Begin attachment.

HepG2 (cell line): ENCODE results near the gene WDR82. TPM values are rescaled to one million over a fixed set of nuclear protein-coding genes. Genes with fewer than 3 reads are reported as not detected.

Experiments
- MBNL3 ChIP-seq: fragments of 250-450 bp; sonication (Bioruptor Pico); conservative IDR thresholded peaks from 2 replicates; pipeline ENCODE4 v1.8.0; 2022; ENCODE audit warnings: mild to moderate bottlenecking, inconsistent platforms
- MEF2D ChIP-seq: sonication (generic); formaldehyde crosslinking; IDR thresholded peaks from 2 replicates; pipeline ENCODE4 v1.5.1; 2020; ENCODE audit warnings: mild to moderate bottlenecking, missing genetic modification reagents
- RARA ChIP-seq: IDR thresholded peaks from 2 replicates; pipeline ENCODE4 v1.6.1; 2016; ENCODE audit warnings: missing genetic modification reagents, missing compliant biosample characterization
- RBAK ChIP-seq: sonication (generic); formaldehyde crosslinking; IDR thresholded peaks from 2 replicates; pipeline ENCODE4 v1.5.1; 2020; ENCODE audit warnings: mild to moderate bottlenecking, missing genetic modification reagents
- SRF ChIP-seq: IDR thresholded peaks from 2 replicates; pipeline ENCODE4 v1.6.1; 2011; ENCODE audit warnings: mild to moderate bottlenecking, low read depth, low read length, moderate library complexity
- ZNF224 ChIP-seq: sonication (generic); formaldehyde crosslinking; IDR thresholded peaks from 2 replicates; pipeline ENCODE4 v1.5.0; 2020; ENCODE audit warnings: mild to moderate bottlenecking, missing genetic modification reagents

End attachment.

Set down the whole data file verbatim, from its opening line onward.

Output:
HepG2 (cell line): ENCODE results near the gene WDR82. TPM values are rescaled to one million over a fixed set of nuclear protein-coding genes. Genes with fewer than 3 reads are reported as not detected.

Experiments
- MBNL3 ChIP-seq: fragments of 250-450 bp; sonication (Bioruptor Pico); conservative IDR thresholded peaks from 2 replicates; pipeline ENCODE4 v1.8.0; 2022; ENCODE audit warnings: mild to moderate bottlenecking, inconsistent platforms
- MEF2D ChIP-seq: sonication (generic); formaldehyde crosslinking; IDR thresholded peaks from 2 replicates; pipeline ENCODE4 v1.5.1; 2020; ENCODE audit warnings: mild to moderate bottlenecking, missing genetic modification reagents
- RARA ChIP-seq: IDR thresholded peaks from 2 replicates; pipeline ENCODE4 v1.6.1; 2016; ENCODE audit warnings: missing genetic modification reagents, missing compliant biosample characterization
- RBAK ChIP-seq: sonication (generic); formaldehyde crosslinking; IDR thresholded peaks from 2 replicates; pipeline ENCODE4 v1.5.1; 2020; ENCODE audit warnings: mild to moderate bottlenecking, missing genetic modification reagents
- SRF ChIP-seq: IDR thresholded peaks from 2 replicates; pipeline ENCODE4 v1.6.1; 2011; ENCODE audit warnings: mild to moderate bottlenecking, low read depth, low read length, moderate library complexity
- ZNF224 ChIP-seq: sonication (generic); formaldehyde crosslinking; IDR thresholded peaks from 2 replicates; pipeline ENCODE4 v1.5.0; 2020; ENCODE audit warnings: mild to moderate bottlenecking, missing genetic modification reagents